Prospective seroconversion studies

Of 293 subjects enrolled, 24 seroconverted during follow-up. Risk factors for HIV seroconversion were: multiple episodes of sex with CSWs (adjusted OR 3.2); being uncircumcised (adjusted OR 8.2); and having a genital ulcer at presentation (adjusted OR 4.7). In a subgroup of men who only admitted to one episode of sex with a CSW, 6/37 of those presenting with an ulcer seroconverted (16%). This is a remarkably high proportion compared with an estimated risk per episode of approximately 1 in 1000 among the wives of HIV-positive haemophiliacs in the USA ( Padian et al. 1987 ), implying that the presence of a genital ulcer increases the probability of transmission more than 100 fold. A longitudinal study conducted in the USA found syphilis to be a risk factor for HIV seroconversion. 5164 patients attending an STD clinic in Miami, Florida who had been tested twice for HIV, on different occasions, were identified. 204 of these seroconverted. Syphilis diagnosed between the two HIV tests was a significant risk factor for HIV seroconversion (adjusted incidence ratio 2.9, 95% CI 1.9–4.3) ( Otten et al. 1994 ). Figure 2 shows a uterine cervix with a mucopurulent discharge from the os, a typical finding in cervical infection with Neisseria gonorrhoeae or Chlamydia trachomatis ( Brunham et al. 1984 ). This discharge contains inflammatory cells, including cells expressing molecules to which HIV can attach, such as CD4 and the chemokine receptor CCR5, suggesting that nonulcerative STDs can make women more susceptible to HIV infection. This hypothesis is borne out by cohort studies of female sex workers in Nairobi and Kinshasa ( Plummer et al. 1991 ; Laga et al. 1993 ): gonococcal infection was associated with a significantly increased risk of HIV seroconversion in both cohorts. In Kinshasa, but not Nairobi, chlamydial infection was also significantly associated with risk of HIV seroconversion, and Trichomonas vaginalis was associated with almost double the risk (OR 1.9, 95% CI 0.9–4.1).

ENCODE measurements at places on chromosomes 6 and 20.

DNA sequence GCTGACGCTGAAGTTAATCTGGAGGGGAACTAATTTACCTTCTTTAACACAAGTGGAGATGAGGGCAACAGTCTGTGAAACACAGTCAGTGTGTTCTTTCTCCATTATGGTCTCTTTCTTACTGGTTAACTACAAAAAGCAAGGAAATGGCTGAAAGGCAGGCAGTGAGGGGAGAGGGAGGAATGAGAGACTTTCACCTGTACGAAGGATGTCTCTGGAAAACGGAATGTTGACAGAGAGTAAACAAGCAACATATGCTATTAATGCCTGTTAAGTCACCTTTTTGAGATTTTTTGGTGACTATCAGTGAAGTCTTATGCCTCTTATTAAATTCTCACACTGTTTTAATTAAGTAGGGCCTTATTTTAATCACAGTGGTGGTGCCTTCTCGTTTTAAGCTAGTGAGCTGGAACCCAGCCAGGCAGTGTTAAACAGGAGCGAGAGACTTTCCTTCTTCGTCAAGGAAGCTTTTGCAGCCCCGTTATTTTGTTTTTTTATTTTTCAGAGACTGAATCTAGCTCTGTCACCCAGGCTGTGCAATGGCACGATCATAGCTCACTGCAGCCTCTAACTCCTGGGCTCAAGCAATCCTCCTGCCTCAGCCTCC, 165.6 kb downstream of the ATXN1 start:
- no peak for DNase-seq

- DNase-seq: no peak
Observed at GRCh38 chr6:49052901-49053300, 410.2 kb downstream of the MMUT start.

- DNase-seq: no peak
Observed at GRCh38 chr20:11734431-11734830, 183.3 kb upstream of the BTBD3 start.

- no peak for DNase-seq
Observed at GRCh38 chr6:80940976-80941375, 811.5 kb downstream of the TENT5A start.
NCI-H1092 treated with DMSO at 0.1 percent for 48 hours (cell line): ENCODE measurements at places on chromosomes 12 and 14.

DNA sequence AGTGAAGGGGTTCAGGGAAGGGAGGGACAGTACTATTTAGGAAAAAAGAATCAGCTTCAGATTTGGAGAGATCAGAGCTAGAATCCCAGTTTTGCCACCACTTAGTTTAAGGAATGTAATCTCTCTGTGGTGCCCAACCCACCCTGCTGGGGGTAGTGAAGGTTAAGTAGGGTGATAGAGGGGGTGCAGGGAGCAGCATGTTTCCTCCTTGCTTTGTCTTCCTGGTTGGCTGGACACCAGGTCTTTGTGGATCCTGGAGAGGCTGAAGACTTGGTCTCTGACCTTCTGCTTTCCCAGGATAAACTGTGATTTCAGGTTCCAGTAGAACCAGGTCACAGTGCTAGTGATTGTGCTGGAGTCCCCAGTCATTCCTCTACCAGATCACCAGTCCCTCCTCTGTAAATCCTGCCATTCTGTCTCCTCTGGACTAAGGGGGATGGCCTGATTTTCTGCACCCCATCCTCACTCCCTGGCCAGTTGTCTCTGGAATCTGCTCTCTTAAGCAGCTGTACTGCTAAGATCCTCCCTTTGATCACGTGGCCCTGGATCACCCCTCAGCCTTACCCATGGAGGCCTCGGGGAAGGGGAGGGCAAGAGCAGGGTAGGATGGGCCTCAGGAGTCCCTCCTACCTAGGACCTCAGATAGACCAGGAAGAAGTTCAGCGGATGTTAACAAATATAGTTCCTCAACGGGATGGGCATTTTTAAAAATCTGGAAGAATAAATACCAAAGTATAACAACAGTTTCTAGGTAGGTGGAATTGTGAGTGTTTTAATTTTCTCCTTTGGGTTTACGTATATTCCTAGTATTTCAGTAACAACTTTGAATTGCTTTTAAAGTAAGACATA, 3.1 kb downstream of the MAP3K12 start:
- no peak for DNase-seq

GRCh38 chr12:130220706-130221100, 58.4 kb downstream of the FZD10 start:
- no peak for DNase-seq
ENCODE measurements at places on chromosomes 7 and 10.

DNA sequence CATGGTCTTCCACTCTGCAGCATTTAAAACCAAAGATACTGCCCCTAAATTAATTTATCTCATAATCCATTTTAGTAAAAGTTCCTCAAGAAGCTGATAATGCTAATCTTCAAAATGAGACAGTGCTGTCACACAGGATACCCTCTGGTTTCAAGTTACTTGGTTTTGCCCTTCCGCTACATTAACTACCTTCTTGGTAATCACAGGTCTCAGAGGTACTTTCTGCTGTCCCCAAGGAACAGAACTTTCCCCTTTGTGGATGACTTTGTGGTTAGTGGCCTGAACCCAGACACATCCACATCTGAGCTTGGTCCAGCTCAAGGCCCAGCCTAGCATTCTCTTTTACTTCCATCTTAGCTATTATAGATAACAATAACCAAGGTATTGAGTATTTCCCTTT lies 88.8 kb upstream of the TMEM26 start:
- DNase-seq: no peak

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Figure 2. Mucopurulent discharge from the cervix.

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Impact of STDs on HIV shedding